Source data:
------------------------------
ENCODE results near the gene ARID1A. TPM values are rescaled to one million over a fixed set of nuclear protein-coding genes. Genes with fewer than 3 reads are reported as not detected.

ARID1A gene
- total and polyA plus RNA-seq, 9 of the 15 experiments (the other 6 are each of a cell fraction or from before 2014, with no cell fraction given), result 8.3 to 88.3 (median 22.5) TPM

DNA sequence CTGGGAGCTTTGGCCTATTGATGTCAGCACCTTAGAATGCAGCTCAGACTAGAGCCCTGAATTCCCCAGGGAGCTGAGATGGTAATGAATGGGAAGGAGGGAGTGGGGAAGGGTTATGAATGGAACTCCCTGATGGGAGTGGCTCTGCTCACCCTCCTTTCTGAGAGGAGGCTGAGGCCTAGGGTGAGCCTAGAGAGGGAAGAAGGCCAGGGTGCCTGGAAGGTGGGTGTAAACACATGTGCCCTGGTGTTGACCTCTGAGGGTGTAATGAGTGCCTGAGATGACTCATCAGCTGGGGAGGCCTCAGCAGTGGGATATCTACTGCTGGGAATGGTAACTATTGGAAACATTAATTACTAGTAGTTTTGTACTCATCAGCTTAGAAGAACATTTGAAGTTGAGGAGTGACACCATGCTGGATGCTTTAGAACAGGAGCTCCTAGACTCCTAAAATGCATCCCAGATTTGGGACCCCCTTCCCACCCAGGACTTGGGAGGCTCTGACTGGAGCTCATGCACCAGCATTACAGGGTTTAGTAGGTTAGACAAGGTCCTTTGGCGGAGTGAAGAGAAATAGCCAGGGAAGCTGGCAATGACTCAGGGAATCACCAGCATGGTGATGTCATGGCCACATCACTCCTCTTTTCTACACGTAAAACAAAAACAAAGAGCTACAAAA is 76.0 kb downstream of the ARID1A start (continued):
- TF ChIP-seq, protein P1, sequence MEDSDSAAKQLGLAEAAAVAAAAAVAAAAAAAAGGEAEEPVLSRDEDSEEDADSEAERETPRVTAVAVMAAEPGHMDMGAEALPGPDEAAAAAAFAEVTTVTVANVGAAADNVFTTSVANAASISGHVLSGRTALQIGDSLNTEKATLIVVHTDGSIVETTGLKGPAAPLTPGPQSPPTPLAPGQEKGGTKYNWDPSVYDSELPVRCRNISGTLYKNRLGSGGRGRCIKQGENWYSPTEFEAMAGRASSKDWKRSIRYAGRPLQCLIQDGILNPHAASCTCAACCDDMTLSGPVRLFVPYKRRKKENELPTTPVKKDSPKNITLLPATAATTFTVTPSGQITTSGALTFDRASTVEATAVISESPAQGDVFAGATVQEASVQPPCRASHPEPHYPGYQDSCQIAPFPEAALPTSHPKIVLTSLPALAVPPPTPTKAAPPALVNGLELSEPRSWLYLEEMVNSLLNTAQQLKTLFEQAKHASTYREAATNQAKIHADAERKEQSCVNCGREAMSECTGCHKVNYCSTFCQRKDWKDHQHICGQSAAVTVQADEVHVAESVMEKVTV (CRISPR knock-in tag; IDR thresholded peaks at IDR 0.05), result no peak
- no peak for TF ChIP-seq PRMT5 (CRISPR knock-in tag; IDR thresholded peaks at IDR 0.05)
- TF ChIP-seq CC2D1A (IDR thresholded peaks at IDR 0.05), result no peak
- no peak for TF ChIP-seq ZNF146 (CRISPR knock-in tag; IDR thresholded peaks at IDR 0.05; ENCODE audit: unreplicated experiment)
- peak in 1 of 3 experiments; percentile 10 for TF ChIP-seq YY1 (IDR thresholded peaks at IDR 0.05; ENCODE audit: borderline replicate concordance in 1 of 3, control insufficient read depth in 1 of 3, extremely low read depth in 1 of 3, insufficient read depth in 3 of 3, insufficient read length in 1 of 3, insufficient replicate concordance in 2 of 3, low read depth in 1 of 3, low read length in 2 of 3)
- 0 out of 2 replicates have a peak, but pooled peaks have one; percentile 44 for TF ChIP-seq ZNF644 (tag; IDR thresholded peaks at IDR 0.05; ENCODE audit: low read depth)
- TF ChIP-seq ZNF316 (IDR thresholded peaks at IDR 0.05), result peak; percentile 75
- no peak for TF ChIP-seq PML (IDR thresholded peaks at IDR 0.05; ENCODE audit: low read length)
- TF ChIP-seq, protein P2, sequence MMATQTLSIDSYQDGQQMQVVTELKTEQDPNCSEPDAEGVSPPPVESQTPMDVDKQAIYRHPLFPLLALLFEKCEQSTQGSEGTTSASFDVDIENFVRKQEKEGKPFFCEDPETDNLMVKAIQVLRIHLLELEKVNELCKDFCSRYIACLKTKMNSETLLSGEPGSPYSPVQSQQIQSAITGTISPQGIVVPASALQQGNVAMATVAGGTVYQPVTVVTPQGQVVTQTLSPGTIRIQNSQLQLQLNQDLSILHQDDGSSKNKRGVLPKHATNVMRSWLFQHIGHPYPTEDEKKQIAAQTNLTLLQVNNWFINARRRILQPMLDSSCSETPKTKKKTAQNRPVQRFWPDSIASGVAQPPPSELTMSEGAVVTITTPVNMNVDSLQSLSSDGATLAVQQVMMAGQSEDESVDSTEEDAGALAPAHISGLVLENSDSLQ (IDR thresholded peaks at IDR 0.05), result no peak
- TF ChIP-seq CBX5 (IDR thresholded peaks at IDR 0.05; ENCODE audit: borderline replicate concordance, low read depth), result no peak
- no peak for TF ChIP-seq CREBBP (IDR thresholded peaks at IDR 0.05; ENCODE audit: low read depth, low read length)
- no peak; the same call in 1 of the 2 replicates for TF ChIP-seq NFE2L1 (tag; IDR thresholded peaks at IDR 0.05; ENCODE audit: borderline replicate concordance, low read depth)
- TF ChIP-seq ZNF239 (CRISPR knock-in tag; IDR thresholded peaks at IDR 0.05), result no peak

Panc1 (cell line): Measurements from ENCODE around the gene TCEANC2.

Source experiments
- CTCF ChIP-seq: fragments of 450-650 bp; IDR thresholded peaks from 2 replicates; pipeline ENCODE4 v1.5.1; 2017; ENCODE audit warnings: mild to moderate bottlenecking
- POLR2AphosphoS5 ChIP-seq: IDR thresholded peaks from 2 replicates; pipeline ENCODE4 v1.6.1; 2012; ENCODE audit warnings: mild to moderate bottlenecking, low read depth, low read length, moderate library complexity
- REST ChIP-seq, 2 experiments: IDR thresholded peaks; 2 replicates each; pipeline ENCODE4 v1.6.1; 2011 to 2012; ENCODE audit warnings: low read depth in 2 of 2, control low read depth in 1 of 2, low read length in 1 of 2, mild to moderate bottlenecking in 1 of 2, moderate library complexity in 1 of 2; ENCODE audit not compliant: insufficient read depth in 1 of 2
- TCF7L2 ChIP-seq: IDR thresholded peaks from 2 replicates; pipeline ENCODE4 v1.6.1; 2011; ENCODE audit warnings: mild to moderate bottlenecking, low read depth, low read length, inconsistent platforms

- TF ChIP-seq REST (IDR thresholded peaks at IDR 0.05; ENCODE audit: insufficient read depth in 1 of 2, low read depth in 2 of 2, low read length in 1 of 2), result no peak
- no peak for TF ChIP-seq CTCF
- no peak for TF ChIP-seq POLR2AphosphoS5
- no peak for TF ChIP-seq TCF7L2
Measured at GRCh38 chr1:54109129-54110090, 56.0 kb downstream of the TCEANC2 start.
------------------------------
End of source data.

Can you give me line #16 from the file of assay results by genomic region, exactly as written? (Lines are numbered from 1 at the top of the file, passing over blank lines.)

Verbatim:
- no peak; the same call in 1 of the 2 replicates for TF ChIP-seq NFE2L1 (tag; IDR thresholded peaks at IDR 0.05; ENCODE audit: borderline replicate concordance, low read depth)